Ph.D. THESIS DEFENSE: CoDeIn: A Knowledge-Based Framework for the Description and Evaluation of Reality-Based Interaction
Abstract: Today there is a plethora of new interaction styles that try to move the computer user away from the traditional computer setting, providing different modes and types of interaction that do not fit into the traditional keyboard-and-mouse-driven paradigm. These new interaction styles are not as connected as the previous generation, making comparison between interfaces designed in them difficult. Also, existing evaluation methods seem to encounter problems when dealing with these new interaction styles.
This thesis presents Cognitive Description and Evaluation of Interaction (CoDeIn), a framework that allows the description and evaluation of tasks designed in different interaction styles, and allows predictive performance evaluations and quantitative comparisons between these tasks. The evaluations performed with CoDeIn consistently outperform evaluations that are carried out using existing model-based evaluation methods. The evaluation process is based on the framework’s provision of structures that allow the quantification of terms like “good” or “bad” interfaces and for specifying users according to their task performance knowledge in some interface through the application of fuzzy logic techniques.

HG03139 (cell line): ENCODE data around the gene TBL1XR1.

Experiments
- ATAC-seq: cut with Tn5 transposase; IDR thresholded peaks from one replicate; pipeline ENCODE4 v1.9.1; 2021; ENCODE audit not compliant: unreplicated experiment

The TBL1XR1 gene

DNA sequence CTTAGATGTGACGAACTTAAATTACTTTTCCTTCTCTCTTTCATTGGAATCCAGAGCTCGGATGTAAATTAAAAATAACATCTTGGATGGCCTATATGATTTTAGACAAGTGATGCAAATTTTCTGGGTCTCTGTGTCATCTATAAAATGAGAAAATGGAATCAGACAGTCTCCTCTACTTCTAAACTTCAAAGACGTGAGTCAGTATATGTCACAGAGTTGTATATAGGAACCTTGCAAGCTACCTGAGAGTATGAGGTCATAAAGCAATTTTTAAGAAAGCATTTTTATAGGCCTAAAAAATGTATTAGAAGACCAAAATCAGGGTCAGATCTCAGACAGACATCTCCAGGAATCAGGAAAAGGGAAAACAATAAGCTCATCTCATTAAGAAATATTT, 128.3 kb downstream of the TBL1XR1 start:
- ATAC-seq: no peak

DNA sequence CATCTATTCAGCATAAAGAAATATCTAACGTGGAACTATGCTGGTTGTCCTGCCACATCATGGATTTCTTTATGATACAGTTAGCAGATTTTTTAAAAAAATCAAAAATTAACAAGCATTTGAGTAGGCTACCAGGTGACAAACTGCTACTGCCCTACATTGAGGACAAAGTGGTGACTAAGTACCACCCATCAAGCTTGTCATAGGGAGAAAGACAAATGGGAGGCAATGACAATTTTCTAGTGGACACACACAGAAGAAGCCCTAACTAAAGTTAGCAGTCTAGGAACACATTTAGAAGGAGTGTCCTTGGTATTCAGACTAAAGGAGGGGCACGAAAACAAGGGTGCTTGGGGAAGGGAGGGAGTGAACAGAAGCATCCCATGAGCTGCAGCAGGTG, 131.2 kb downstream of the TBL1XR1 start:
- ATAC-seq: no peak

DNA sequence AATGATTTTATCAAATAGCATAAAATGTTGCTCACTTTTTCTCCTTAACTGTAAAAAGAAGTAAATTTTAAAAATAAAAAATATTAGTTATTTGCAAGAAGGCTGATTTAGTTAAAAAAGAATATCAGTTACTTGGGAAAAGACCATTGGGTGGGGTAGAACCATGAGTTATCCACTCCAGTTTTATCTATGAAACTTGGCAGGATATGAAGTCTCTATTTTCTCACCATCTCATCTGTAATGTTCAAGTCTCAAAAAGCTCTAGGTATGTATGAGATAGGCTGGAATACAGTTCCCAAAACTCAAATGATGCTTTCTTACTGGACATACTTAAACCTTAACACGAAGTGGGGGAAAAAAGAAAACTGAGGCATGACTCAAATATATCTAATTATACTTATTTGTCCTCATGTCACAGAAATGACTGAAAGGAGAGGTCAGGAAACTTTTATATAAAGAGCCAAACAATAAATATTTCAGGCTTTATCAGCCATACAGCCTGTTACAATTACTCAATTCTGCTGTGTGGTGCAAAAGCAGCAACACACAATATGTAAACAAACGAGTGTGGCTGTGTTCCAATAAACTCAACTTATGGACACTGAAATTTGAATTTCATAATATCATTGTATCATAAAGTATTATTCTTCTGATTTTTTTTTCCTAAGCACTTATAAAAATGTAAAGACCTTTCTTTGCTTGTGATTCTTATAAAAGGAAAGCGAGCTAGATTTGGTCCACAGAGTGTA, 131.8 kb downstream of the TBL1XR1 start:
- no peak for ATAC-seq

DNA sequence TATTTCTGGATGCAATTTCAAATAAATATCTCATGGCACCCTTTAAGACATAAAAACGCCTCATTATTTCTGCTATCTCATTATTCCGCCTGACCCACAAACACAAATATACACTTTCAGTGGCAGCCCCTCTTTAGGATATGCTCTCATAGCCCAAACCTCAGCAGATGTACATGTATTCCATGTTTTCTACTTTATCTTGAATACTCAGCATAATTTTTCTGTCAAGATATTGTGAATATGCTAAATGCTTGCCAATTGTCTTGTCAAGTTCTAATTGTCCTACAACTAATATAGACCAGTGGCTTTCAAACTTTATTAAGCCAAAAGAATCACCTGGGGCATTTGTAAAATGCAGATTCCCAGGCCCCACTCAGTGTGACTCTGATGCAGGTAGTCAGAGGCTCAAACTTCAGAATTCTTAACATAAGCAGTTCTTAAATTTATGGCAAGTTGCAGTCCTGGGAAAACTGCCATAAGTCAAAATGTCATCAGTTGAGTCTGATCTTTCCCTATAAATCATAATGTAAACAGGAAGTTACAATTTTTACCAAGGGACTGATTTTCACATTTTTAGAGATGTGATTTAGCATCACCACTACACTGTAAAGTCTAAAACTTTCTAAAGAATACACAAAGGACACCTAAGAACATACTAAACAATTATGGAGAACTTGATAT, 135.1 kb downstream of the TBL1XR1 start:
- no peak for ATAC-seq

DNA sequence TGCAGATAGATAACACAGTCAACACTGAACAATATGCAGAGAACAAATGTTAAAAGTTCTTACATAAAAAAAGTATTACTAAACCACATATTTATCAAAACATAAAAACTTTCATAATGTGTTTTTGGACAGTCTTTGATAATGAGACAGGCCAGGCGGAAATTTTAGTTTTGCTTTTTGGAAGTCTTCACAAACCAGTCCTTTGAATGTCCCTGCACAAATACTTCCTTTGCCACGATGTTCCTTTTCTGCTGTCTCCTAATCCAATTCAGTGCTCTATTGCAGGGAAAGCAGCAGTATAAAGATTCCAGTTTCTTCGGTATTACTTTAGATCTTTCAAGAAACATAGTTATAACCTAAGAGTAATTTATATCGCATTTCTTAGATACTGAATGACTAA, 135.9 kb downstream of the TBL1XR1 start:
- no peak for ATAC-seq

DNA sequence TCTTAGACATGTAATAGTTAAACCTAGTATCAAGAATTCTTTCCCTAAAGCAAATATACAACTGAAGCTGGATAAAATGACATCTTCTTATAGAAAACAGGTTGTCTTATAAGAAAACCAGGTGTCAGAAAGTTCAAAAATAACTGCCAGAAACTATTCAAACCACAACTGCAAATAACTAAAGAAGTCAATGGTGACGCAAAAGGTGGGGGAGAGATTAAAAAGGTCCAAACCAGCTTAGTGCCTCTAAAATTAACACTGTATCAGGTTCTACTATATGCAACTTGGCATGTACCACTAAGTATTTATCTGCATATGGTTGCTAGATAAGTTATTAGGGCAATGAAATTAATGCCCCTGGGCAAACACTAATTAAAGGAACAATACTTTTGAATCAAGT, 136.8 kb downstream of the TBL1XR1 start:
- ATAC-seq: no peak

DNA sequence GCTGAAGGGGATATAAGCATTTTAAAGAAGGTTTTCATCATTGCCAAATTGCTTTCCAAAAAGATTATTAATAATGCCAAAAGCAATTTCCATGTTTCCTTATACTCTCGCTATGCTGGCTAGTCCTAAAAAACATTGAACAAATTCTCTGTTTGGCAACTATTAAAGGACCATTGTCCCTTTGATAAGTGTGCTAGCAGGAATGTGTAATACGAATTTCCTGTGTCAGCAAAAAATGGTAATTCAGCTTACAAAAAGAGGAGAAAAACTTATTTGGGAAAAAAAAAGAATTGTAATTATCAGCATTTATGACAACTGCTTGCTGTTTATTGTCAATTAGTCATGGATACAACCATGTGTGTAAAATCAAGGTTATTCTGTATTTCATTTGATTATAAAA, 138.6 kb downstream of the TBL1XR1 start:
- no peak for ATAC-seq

The argument is supported by two experiments that provide evidence towards the abovementioned claims. The first compares the performance of the framework with GOMSL on the evaluation of a task designed as a Direct Manipulation Interface and as a Tangible User Interface. This experiment also exemplifies how CoDeIn is capable of handling tasks that may include parallel actions on the part of the user.
The second experiment explicates how the framework can be used to predict the performance of different types of users (e.g. novices, experts, etc.), by using two interaction devices, one that was familiar to the participants and another that was not. The model built with CoDeIn closely predicts the participants’ performance with both interaction devices.